Clinton later added: “In America… the largest Syrian settlements are in Cleveland, [Ohio] and Dearborn, Michigan. And if you went up there and said something bad about them, you could get in a fight—not with a Syrian—but with someone who’s Irish or African American or Hispanic or Polish because they are such a part of the community. They have made such amazing contributions.”
Clinton did not address any of the cultural or national security challenges that have accompanied large-scale migration from predominantly Muslim third world nations into these American communities in Michigan and Ohio.
When Clinton asked Ulukaya how many refugees should be brought into the U.S., Ulukaya did not answer specifically, but pointed to the work that Germany has done in accepting large flows of refugees. Trump has previously warned that “Hillary Clinton wants to be America’s Angela Merkel”. Ulukaya said:
I listened to Madeleine Albright the other day… She said, you know, we’re not doing enough. And I was in Germany just after. Looking at Hamburg, Hamburg took almost 90,000 refugees. And I was with the mayor and for two days we looked at the refugee centers [and] what they did. They were prepared to take 500-600, you know, that’s what they were doing for years. Now they took 90,000.
Neither Bill Clinton nor Ulukaya mentioned the fact that the U.S. already takes in 70,000 refugees annually — on top of the additional thousands of Syrian refugees President Obama and House Speaker Paul Ryan pushed to resettle in the country this year alone.
During the discussion, Ulukaya boasted about how he has “11 different nationalities [represented] in Chobani factories” and how he had to hire “11 different translators into the factory” because the local company employees couldn’t communicate with one another.
“Every summer, we do our Chobani picnic and, you should see, it’s [like the] United Nations in there,” Ulukaya proudly declared about his U.S.-based company.
Ulukaya explained that Syrian refugees “bring flavors to the community just like in… Twin Falls, [Idaho]” where Ulukaya’s yogurt factory is based.
As Leo Hohmann has previously reported, “the state of Idaho, despite its reputation as a mostly white, conservative farm state, has been a popular destination for refugees in recent years”— in large part due to Ulukaya’s efforts to import refugees to work in his yogurt factory.
“Ulukaya opened the world’s largest yogurt factory in Twin Falls about two years ago, and the plant now employs 600 people with about 30 percent of those jobs filled by foreign refugees shipped to the U.S. from United Nations camps in the Middle East and Africa,” Hohmann writes.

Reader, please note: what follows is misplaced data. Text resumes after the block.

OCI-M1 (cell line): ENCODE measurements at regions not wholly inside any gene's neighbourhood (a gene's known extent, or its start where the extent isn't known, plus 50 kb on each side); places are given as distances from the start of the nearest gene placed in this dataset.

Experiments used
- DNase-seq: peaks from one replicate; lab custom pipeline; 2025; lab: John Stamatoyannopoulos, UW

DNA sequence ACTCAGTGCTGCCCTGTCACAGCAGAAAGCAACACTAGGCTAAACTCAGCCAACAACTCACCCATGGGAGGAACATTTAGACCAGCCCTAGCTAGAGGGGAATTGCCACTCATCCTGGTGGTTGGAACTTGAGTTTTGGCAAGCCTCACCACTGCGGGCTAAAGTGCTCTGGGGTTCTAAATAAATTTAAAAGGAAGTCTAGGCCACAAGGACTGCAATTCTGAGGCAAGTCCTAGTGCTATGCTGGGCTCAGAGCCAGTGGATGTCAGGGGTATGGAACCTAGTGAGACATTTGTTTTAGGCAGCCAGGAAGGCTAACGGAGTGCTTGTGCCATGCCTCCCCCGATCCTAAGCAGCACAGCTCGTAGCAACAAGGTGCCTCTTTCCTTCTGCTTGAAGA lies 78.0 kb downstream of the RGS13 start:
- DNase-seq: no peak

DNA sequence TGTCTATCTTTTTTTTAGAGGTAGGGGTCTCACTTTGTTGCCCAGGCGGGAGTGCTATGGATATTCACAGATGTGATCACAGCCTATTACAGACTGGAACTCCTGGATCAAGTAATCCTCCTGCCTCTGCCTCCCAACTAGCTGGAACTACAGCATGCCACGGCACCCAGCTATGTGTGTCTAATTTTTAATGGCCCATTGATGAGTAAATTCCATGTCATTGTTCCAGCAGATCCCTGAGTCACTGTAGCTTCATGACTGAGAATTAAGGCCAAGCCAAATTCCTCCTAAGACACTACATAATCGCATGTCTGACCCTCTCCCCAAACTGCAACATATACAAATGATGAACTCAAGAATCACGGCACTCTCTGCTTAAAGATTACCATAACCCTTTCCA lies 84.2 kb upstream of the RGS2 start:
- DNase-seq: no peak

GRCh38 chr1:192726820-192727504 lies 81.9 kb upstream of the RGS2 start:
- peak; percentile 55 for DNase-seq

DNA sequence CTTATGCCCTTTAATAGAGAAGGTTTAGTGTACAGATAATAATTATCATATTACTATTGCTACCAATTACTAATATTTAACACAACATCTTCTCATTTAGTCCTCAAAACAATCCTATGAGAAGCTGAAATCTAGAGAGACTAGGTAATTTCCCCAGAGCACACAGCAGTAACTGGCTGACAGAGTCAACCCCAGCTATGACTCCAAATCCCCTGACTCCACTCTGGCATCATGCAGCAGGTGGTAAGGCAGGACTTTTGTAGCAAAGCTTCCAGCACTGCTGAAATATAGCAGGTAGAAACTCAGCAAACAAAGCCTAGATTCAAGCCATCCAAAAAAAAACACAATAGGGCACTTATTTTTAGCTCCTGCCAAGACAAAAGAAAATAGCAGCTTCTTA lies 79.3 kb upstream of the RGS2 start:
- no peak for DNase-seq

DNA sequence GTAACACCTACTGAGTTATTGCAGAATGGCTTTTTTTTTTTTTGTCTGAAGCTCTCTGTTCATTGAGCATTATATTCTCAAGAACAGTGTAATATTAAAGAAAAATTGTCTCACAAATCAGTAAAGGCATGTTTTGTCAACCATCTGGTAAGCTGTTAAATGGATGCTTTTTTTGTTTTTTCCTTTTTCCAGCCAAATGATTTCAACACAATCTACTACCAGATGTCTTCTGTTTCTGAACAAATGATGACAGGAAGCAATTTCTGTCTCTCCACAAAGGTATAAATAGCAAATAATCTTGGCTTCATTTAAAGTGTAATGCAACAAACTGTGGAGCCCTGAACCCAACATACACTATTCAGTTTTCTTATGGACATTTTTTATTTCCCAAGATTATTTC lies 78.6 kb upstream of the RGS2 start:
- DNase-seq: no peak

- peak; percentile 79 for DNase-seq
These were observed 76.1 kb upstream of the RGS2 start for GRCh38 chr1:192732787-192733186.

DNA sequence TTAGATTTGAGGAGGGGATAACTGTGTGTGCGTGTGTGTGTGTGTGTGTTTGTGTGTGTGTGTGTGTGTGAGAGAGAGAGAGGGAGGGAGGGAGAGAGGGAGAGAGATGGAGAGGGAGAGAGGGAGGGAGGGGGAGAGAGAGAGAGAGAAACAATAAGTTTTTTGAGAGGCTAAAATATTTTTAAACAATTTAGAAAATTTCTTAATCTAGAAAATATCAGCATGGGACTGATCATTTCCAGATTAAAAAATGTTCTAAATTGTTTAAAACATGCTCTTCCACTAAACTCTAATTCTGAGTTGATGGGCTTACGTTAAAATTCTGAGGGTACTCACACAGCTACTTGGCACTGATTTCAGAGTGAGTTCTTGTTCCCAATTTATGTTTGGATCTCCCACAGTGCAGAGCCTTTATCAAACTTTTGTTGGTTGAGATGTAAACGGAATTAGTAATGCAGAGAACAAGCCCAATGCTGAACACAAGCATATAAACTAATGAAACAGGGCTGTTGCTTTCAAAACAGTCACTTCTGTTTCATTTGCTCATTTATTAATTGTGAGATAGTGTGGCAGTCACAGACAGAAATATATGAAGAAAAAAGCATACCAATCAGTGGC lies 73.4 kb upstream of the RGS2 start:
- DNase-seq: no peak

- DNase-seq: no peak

Twin Falls is in line to receive about 300 refugees this year, many of them Muslims from Syria… The U.S. State Department has shipped more than 11,000 refugees directly from the Third World to Idaho since the Sept. 11, 2001, terrorist attacks. Just in the past year, 989 refugees have arrived in the rural state, most of them landing in either Boise or Twin Falls. Nearly half have come from some of the world’s nastiest jihadist hot zones, including 95 from Iraq, 94 from Somalia, 47 from Sudan, 39 from Afghanistan, 31 from Iran, 28 from Syria and 11 from Pakistan, according to the federal refugee database.
In recent months, the mass importation of refugees has become a topic of controversy in Idaho— as American communities have struggled with some unique assimilation challenges posed by large-scale migration from the Third World.
In June, Iraqi and Sudanese refugees allegedly sexually assaulted a five year-old American girl in Twin Falls, Idaho. According to allegations, one refugee attempted to anally and orally penetrate the five-year-old, in addition to urinating on her, while another refugee watched and filmed the assault.
Thirty seconds showed them in the laundry room, they pulled my daughter around, pushed her up against the wall, pulled her pants off, he dropped his pants, he was trying to get her from behind… after that… [he] tried doing the front… oral [sex] with her, he shoved it in her mouth…He peed all over her in her mouth, all over her body, her face, head… [he] defiled her.
Then in August, an African refugee, Mohammed Hussein Elda, allegedly trapped and sexually assaulted a 33 year-old mentally disabled woman in Twin Falls, Idaho.
In order to deal with some of the challenges to assimilation, the Office for Idaho Refugees produced a brochure to help American employers who are looking to hire refugees and need assistance in dealing with the cultural differences of new arrivals from the third world.
The brochure recommends, in some cases, avoiding eye contact with migrant employees, which for Burmese migrants can be “considered an act of challenge”. The brochure also recommends avoiding discussion about employee’s female family members, which to Afghan migrants can be seen as “an act requiring revenge”.
Clinton concluded the CGI discussion by praising Ulukaya for his work in Twin Falls and urged other CEOs present at the Clinton Global Initiative to follow Ulukaya’s example. “We need more companies like this,” Clinton said.